Beginners Guide to ABS Plastic for Injection Molding

Acrylonitrile butadiene styrene plastic or just ABS plastic as we all know it is a thermoplastic type of polymer. “Thermoplastic” is a term used for a type of plastic that can be reprocessed after the first heat cycle. Plastics referred to as “thermoset” don’t have the ability after their initial heat cycle. 

ABS is one of the most popular plastics in the world that can be found in products from virtually every industry. However, its most common use is in electronic enclosures.

Top features of ABS plastic 

ABS is a relatively inexpensive type of plastic that can be easily machined, painted, glued, and sanded. Furthermore, it is lightweight and resistant to electricity and multiple chemicals. Certain ABS grades even feature flame retardants needed to meet certain regulatory standards or to gain extra stiffness. 

The polybutadiene and the nitrile groups in ABS have a profound impact on this plastic. The polybutadiene adds durability and strength, while the nitrile groups add shine to its protective surface.

Because it has a quite low melting point, it is not just ideal for injection molding, but also other processes like 3D printing. As a result, transitioning from a 3D printed prototype to serial production is a fairly simple and smooth process. These characteristics bring to light why ABS plastic is so popular among prototype builders and manufacturers. 

On the down note, ABS plastic has its set of weaknesses. For example, continuous exposure to UV rays can potentially weaken it. Also, it is not suited for applications in which high heat resistance is needed. 

Often those issues are addressed by adding additives that can increase its heat resistance to 176 degrees Fahrenheit. But this is a tricky area as the wrong additives can further weaken the ABS. So you must consult with an expert on the matter that understands the implications that come with adding certain materials to ABS.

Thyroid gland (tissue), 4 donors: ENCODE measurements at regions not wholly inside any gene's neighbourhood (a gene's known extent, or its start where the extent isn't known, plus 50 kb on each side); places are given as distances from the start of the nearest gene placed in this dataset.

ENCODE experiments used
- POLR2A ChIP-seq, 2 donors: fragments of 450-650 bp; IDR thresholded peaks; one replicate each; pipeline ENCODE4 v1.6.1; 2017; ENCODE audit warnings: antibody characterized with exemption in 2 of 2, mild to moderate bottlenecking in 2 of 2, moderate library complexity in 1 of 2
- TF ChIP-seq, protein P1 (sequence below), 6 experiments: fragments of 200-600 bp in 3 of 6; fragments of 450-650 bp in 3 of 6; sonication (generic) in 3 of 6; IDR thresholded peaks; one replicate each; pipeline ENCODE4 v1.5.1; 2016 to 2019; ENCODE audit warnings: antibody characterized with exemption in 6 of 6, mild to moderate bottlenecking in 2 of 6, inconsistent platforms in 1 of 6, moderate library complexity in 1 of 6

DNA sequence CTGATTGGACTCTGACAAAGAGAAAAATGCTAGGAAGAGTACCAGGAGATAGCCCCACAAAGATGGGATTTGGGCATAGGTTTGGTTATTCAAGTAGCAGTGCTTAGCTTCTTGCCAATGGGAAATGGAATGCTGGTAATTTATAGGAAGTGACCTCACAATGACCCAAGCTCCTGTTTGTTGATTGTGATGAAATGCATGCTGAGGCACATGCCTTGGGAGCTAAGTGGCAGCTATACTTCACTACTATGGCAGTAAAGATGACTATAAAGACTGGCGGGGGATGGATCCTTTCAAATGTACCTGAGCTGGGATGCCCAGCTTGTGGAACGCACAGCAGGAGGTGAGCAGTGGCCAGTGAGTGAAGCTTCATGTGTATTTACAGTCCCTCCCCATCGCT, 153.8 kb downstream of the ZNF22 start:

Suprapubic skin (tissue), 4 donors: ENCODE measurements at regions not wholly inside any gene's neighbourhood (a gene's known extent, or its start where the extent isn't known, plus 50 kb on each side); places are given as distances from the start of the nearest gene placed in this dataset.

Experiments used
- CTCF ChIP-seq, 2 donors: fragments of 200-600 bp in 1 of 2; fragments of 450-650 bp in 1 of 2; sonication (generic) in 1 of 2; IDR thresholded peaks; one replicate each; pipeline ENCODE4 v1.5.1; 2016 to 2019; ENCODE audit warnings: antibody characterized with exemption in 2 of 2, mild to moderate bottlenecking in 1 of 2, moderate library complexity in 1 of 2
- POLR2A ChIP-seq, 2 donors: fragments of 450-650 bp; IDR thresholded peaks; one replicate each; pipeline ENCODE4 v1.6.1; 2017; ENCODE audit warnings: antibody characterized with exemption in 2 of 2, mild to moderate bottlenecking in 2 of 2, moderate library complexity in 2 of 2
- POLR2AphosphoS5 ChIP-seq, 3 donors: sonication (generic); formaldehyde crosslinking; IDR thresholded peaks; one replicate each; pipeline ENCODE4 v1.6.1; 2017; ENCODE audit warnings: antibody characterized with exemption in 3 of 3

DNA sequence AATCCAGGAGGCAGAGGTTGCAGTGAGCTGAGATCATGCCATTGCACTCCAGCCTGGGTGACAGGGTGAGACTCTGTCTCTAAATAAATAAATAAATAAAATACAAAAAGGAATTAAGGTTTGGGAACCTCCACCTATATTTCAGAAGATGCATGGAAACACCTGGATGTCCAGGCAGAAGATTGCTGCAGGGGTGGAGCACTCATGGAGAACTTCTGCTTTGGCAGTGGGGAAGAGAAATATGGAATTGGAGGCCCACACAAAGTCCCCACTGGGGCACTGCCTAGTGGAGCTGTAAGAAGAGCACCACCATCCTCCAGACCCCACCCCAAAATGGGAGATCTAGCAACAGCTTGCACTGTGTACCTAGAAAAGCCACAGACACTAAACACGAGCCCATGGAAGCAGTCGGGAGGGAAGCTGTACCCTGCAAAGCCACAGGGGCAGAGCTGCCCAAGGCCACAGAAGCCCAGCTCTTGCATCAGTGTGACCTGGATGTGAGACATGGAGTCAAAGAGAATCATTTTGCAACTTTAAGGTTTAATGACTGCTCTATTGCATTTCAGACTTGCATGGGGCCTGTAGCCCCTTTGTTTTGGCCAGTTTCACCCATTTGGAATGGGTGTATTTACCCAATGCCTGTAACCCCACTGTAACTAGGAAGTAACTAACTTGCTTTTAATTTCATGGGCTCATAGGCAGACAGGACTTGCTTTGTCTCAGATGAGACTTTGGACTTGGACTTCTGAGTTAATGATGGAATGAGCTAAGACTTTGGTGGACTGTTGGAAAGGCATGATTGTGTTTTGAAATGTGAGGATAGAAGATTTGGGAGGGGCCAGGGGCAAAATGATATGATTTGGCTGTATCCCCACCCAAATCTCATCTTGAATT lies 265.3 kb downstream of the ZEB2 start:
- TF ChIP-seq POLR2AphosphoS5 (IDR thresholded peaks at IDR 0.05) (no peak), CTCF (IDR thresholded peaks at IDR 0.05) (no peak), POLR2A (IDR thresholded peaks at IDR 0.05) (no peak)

Products made with ABS

Typically, developers choose ABS as primary or only material if the product needs to be shock absorbent, chemically resistant, and/or light. Here are several examples of ABS use:

  • Enclosure for electronics
  • Plastic clarinets and other musical instruments
  • Various plastic toys
  • Headgear for protection
  • Automotive components
  • Kitchen appliances
  • PC and laptop keyboards

Should you choose ABS for your next project? 

The answer to that may depend on many factors. If you are an entrepreneur or a startup that can’t afford to splash a huge amount of money on development and prototyping, then ABS might be the right fit for you. 

Of course, what you have in mind needs to match the ABS main features. 

But if it fits those criteria, then ABS is the way to go as it is the perfect material for 3D printing and injection molding. Not many materials can offer that type of flexibility. 

Last but not least, the cost of ABS which is relatively low and won’t burden your budget as some other materials would.

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